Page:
And, even Christian participants generally finish the study with a response like this: “I never knew that the Bible was unified around ONE BIG Story! Now, it all makes much better sense to me!”
The Maps – We love the Bible maps that show us where these events occurred!
When we first published The Story of Hope, some people were quick to advise us – “Put the maps in the back!” Here’s how the interaction typically went:
Put the maps in the back? Why? Everybody knows that maps go in the back of a book. Do you often look at the maps in the back of your Bible? No. Well, that’s one reason we put the maps in the front.
The maps help to emphasize that the Bible is a true story of real people, places, and events. And the events The Story of Hope study participants will be studying occurred in real earth-time and real earth-space, places that are still important in current events. So, we want to “walk them through the maps” before we begin to “walk” them into the Bible events of the study.
The God and Jesus Attributes – We like the focus on learning about God and Jesus.
At the bottom of each Old Testament two-page spread of Bible events there are 14 attributes of God stated, each preceded by an empty checkbox. We instruct participants to: “Put a mark beside each of the ways that God is portrayed in the events on these pages.” In the New Testament, the focus of the activity is on Jesus.
Even more important than learning facts about Bible events, is learning about God—who He is and His attributes of holiness, sovereignty, eternality, omniscience, omnipresence, love, etc. And the same is true with God’s Son Jesus in the New Testament. As students proceed through the study, their knowledge of God and Jesus Christ is increasing, and in many cases, being corrected and conformed to a Biblical view. That’s foundational for them to place genuine faith in Jesus as their Savior. Understanding a person’s character is essential to trust.
- Chronological Bible Teaching and Chronological Bible Storying
As the terms imply, Chronological Bible Teaching (CBT) is an activity where a teacher explains and elaborates on the meaning of Bible events, as they are presented in chronological order. Whereas, Chronological Bible Storying (CBS) is basically just presenting these events by telling them as stories. Dr. Tom Steffen, widely known as an expert on chronological methodologies has said that “The Story of Hope is designed to do both chronological Bible teaching and chronological Bible storying.” In our seminars, we teach you how to do both.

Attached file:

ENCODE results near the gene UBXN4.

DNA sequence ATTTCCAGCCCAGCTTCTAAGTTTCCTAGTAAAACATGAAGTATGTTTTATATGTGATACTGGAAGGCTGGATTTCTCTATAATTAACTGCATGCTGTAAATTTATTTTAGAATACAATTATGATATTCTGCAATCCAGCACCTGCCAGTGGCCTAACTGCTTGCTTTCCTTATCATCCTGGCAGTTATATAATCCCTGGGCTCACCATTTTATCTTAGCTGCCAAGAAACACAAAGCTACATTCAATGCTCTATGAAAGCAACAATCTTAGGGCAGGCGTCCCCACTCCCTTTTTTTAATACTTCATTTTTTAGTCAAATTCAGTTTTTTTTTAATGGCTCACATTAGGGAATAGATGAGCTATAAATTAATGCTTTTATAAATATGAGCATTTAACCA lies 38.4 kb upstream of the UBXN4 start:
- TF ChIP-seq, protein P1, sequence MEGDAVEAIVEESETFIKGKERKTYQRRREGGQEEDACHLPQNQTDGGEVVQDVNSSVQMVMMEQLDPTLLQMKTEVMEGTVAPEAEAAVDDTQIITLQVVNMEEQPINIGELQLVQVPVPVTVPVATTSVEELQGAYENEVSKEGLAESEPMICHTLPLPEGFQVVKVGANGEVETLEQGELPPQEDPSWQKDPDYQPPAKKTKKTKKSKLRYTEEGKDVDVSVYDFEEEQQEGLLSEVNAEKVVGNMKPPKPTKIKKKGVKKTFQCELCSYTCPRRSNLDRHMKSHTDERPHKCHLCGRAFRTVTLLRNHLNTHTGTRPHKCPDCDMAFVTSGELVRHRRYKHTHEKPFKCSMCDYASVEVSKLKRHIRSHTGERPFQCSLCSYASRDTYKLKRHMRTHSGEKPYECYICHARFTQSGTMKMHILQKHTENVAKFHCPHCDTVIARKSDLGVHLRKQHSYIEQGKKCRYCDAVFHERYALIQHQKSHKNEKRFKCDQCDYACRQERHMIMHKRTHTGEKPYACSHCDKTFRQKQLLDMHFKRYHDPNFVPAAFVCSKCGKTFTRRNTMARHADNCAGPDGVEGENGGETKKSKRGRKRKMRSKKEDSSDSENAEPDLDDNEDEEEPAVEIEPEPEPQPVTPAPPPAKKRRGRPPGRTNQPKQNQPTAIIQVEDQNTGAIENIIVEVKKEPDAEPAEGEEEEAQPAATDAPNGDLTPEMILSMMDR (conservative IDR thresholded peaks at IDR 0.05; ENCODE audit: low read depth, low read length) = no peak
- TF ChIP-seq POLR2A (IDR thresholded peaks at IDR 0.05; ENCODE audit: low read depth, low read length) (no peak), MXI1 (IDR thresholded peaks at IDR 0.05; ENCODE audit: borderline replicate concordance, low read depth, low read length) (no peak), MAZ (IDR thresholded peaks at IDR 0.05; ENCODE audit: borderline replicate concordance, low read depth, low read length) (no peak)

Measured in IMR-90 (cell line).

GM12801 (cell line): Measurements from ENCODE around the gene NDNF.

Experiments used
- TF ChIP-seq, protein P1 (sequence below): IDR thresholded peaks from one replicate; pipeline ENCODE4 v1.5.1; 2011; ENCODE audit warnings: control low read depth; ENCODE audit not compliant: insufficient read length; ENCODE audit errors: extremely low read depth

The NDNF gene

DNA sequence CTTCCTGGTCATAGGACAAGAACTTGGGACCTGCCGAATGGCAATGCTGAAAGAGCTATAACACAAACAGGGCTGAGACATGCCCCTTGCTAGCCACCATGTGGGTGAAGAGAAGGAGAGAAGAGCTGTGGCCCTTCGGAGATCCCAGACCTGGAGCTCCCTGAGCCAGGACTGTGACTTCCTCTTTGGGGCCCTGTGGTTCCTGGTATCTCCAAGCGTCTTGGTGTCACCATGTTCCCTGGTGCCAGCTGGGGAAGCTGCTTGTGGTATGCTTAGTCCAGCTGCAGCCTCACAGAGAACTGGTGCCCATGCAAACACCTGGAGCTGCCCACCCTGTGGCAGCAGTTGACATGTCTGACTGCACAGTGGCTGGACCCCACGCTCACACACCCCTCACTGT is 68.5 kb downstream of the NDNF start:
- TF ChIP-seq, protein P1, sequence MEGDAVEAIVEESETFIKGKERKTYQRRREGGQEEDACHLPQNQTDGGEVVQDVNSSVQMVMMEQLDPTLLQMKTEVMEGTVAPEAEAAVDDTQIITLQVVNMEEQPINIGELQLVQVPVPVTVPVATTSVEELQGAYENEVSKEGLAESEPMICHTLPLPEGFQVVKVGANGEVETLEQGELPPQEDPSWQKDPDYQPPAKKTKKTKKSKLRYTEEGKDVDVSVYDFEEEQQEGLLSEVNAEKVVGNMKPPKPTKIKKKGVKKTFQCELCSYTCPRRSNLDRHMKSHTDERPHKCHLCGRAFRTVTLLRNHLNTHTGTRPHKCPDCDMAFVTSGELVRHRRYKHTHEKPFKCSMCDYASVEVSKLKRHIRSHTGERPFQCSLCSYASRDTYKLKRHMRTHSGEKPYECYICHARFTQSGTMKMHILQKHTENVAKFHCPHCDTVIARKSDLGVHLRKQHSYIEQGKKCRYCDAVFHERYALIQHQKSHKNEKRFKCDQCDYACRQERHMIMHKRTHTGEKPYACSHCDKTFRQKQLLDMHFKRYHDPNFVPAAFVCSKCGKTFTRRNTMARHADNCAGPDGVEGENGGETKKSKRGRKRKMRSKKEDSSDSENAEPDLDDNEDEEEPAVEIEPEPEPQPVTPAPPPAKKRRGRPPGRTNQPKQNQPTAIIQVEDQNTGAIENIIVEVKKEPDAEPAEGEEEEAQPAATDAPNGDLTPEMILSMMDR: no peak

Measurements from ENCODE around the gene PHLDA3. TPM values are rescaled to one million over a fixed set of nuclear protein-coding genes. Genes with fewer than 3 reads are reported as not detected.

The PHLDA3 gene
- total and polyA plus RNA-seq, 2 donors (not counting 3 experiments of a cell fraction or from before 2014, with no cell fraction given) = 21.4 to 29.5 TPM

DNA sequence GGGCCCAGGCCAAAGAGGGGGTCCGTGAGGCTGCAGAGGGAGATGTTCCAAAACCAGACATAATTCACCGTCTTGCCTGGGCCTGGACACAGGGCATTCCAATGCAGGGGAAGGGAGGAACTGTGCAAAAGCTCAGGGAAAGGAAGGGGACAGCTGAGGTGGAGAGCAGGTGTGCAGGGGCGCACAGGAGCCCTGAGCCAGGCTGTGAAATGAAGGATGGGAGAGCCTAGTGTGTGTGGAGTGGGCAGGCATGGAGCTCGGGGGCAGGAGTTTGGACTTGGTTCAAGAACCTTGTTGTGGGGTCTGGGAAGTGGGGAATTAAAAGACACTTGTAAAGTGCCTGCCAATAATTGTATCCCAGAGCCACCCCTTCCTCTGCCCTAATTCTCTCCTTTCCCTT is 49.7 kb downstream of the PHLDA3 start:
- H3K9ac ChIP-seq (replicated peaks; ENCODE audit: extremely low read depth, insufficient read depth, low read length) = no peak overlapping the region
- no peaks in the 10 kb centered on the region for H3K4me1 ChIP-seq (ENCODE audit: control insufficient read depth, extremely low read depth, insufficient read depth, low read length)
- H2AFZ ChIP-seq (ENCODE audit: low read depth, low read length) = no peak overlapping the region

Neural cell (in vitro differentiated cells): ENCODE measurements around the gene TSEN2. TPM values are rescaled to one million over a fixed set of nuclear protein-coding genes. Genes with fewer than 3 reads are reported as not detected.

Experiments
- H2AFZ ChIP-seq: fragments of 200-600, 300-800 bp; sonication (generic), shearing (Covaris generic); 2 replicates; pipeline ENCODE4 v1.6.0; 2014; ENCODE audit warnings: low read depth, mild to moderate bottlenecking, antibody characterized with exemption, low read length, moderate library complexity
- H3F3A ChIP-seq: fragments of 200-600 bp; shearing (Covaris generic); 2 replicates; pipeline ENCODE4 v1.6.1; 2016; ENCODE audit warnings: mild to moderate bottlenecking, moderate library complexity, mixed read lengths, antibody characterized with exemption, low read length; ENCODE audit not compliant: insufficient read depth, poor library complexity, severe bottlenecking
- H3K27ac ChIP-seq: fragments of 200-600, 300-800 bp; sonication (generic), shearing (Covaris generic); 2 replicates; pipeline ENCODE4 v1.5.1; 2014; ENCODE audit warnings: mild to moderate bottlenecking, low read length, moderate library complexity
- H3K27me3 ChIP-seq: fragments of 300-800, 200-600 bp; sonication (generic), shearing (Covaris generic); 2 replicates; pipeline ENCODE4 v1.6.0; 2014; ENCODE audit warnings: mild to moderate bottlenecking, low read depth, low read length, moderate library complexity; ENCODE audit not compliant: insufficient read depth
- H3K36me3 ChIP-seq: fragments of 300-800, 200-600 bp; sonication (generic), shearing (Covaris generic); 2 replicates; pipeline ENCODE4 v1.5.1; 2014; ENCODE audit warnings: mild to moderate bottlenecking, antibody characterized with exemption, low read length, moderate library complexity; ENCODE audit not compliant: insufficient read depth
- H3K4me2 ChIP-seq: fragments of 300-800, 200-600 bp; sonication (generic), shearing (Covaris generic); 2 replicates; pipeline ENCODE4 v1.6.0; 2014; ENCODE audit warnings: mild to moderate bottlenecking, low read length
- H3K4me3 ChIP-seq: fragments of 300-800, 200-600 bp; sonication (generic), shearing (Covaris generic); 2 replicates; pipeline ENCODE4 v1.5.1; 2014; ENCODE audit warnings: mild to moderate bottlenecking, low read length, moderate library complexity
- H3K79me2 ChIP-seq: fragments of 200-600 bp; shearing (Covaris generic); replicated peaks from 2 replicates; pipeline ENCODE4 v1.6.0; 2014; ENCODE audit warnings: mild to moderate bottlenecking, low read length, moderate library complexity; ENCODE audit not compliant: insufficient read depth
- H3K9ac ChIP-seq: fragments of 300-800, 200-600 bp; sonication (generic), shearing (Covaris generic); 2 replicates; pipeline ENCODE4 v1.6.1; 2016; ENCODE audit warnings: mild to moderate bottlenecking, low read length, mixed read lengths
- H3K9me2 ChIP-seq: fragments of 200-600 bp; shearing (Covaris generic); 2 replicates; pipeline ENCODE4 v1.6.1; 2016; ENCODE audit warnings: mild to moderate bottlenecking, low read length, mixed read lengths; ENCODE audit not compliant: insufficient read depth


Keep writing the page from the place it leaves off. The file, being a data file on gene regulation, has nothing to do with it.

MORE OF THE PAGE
- The Chronological Bridge to Life (ChronoBridge)
After studying the Bible’s redemptive story, based on 40 Bible events presented chronologically, The Story of Hope adds another layer of clarity to the BIG Story. The Bible’s metanarrative is reviewed and re-summarized using eight key concepts, in the order they emerge throughout the Bible: God – Man – Sin – Death – Christ – Cross – Faith – Life. This ChronoBridge helps the study leader to clarify, personalize, and (appropriately) persuade unbelievers to respond in faith to God’s provision for salvation. A later article in this series will explain the Chronological Bridge to Life in more detail.
- Personal Faith Response The final page in the study is the Personal Faith Response page. Often in evangelistic Bible studies, unbelievers place their faith in Jesus for salvation before the study reaches the final page. But, even if that does happen, the Personal Faith Response page provides content to really “nail down” participants’ heart response to all they have learned through The Story of Hope. A later article will say much more about this page and the process of encouraging unbelievers to embrace what they have learned and understood about God’s story of hope.
The Story of Hope has been adapted for a variety of audiences and applications.
Previous articles in this series:
- Three Greek Verbs Define Good Soil
- Assessing Unbeliever’s Gospel Understanding
- Assessing Gospel Receptivity
- Initial Contact or Relational Evangelism—or Both?
- The Problem of Gospel Static
- One Gospel - Three Worldviews
- Worldview “Noisy” Neighborhoods
- How To Understand Worldviews: I’m an Onion – You’re an Onion
- How To Witness to A Non Believer: 3 Step Guide To Using Verbal & Non Verbal Communication
- Gospel Knowledge Deficiencies
- The Romans Road in “Post-Christian” North America?
- Gospel Tracts in “Post-Christian” North America?
- Evangelism that BEGINS with Jesus – Good or Not So Good?
- Explaining the Gospel – Where Did Jesus Begin?
- Change the Way We Do Evangelism in North America?
- Evangelism – For the Biblically Uninformed